WATCH | Tokyo 2020 balances the thrill of competition with the fear of the virus:

Inside the Olympic bubble, many athletes are more excited about their upcoming competitions than worried about COVID-19 cases, but the number of cases that are occurring only adds to the anxiety among the Japanese population. 2:03

If you care about the athletes as individuals, remember that every positive case among the competitors means a stunted Olympic dream. Teenage tennis phenomenon Coco Gauff wanted to compete in Tokyo, but she won’t make it after revealing she contracted the virus last week. She won’t even make the trip.

Product at risk

And if all you care about is your own entertainment, understand that the virus will end up hitting an athlete you care about, and harder than you want. We’ve seen him shake up the United States men’s basketball team before, with Bradley Beal missing the Olympics on COVID-19 and Zach LaVine in health and safety protocols. At one point last week, the favorite team to win gold could only have six healthy players – although three more were still making the NBA Finals.

No need to name names as we sketch out some not too far-fetched hypotheses. Just know that while the athletes the North American public sees as peripheral are at risk, so are those we set our sleep schedules and work days around surveillance. If a football player can catch it, so can a record runner. While a substitute for a high power gymnastics team can test positive, so can swimming medal contenders.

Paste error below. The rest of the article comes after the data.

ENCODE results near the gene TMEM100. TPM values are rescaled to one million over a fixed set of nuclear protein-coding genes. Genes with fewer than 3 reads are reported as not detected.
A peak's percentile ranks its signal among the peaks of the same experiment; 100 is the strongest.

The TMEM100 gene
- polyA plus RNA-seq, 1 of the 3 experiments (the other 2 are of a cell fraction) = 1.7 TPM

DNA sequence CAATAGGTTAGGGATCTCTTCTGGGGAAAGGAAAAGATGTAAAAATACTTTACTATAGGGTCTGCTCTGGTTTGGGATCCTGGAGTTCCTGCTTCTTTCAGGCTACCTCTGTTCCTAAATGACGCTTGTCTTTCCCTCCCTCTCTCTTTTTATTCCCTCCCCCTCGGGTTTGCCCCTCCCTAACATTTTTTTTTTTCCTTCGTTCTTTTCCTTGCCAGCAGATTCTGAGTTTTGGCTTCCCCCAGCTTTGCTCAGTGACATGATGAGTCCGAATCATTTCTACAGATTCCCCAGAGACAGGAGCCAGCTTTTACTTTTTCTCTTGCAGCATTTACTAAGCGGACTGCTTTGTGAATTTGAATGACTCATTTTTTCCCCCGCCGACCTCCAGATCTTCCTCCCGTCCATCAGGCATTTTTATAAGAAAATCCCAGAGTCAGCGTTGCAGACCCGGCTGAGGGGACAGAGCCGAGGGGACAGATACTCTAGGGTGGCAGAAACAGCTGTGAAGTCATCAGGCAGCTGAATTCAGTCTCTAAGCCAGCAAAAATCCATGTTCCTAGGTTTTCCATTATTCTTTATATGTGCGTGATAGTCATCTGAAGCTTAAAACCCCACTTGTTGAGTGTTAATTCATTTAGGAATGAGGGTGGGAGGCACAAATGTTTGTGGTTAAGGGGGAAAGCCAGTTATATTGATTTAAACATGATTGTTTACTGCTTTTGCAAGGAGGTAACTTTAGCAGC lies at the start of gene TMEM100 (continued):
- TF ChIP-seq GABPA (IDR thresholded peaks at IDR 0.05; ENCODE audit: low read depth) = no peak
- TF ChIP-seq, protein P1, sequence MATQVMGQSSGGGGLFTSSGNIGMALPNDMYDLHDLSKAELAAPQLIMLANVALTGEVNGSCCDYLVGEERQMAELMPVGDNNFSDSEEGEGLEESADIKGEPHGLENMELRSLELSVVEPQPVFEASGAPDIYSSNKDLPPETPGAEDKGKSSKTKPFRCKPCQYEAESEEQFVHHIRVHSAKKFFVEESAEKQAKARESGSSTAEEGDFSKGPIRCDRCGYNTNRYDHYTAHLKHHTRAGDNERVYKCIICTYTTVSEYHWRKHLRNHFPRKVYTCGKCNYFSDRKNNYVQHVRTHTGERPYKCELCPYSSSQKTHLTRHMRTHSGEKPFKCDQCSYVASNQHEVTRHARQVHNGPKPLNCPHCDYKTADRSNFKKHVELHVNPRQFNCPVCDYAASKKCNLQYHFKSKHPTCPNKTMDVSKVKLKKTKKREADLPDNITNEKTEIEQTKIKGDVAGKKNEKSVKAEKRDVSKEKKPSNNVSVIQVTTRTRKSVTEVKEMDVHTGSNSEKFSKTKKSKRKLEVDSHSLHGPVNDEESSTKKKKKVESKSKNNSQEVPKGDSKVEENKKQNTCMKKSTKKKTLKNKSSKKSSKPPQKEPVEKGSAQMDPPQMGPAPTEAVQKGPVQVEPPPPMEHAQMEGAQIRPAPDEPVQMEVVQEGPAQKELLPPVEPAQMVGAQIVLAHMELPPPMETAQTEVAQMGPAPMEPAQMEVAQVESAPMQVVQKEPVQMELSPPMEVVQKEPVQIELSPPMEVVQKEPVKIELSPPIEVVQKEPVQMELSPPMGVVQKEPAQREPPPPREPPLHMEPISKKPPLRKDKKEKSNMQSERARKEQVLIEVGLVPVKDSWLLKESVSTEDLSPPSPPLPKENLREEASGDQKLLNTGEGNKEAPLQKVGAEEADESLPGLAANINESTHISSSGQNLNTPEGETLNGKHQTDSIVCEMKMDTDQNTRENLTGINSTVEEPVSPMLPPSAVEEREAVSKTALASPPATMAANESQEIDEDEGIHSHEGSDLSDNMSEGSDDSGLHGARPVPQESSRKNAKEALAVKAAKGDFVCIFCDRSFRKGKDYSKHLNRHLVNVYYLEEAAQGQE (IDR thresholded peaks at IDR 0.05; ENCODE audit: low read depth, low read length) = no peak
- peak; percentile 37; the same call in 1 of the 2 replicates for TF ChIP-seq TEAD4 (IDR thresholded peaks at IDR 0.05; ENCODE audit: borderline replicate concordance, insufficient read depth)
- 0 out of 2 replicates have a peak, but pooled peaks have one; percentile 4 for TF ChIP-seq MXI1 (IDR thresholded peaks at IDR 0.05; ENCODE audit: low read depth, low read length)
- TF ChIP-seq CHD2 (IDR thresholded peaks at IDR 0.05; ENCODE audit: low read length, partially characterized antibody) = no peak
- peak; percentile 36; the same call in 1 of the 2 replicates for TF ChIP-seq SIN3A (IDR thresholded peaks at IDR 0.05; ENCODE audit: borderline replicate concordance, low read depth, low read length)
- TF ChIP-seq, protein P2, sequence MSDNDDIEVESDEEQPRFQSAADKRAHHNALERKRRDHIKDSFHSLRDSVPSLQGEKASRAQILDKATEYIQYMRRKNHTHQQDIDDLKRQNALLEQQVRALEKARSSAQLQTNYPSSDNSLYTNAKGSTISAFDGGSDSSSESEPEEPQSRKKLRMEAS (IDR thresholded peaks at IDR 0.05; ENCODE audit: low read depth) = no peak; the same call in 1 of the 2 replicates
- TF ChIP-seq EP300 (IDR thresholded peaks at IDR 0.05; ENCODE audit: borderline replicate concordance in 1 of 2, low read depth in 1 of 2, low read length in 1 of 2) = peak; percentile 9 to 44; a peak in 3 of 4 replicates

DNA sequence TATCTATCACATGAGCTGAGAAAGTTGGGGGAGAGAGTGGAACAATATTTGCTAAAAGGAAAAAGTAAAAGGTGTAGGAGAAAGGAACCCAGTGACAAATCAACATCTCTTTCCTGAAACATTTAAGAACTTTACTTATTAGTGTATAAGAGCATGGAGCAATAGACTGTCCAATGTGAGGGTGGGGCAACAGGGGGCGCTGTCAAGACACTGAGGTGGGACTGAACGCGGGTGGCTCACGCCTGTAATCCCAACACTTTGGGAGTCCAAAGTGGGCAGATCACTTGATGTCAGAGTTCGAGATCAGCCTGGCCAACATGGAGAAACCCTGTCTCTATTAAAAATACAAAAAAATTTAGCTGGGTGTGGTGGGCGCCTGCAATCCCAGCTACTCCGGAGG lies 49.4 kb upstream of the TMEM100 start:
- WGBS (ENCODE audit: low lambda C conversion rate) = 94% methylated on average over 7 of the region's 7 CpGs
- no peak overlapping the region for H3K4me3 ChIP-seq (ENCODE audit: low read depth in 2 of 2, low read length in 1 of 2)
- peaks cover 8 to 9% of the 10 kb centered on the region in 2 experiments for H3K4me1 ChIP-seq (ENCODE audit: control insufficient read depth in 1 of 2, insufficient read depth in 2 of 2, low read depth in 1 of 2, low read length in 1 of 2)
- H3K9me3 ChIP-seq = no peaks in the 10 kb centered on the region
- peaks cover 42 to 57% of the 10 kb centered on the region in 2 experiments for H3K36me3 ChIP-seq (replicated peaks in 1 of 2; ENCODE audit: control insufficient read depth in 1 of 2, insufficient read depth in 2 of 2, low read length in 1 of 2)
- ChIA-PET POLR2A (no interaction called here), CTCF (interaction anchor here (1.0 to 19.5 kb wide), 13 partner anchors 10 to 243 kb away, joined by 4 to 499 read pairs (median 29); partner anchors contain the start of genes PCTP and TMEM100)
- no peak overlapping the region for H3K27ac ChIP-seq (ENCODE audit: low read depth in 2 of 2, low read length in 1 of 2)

So even if you don’t care about the people, you do care about the product. You put both at risk as you move forward with the Olympics in an average city nearly 1,200 new cases of COVID-19 per day. People look to the Olympics to watch the best of the best, not the best of those left behind after positive tests and contact tracing.

But it is too late to prescribe remedies.

Unlikely cancellation

As of Tuesday morning, information was released on the internet suggesting that the local organizing committee “would not rule out” the cancellation of the Games if the number of coronavirus cases continued to rise. But an actual quote from an Olympic official illustrates the gap in intent between seriously considering action and simply not ruling it out.

“We cannot predict what will happen with the number of coronavirus case. We will therefore continue discussions if there is a peak in cases “, Tokyo 2020 CEO Toshiro Muto told reporters through an interpreter. “That’s all I can say at this point.”

Granted, these are pandemic Olympics, so almost anything can happen. Between positive tests and protocols, I cannot rule out the possibility that Nathan Crumpton from American Samoa will win the men’s 100 meters, even though he’s 35, and hasn’t even cracked top 20 in school as a Princeton student, and his the best sport seems to be the skeleton. But if younger, faster guys get sick and others get stuck because of the protocol, we can’t exclude the possibility that a part-time sprinter could run 11.20 to win gold.

But Crumpton is also likely to stand on the podium that local organizers have to cancel this event because of the coronavirus. Largely possible but far from probable when $ 15 billion is already swallowed up, broadcasters are waiting for their ad revenue and a global audience wants content. The competition will continue, but qualifying it as a success may depend on how far you can drop your expectations.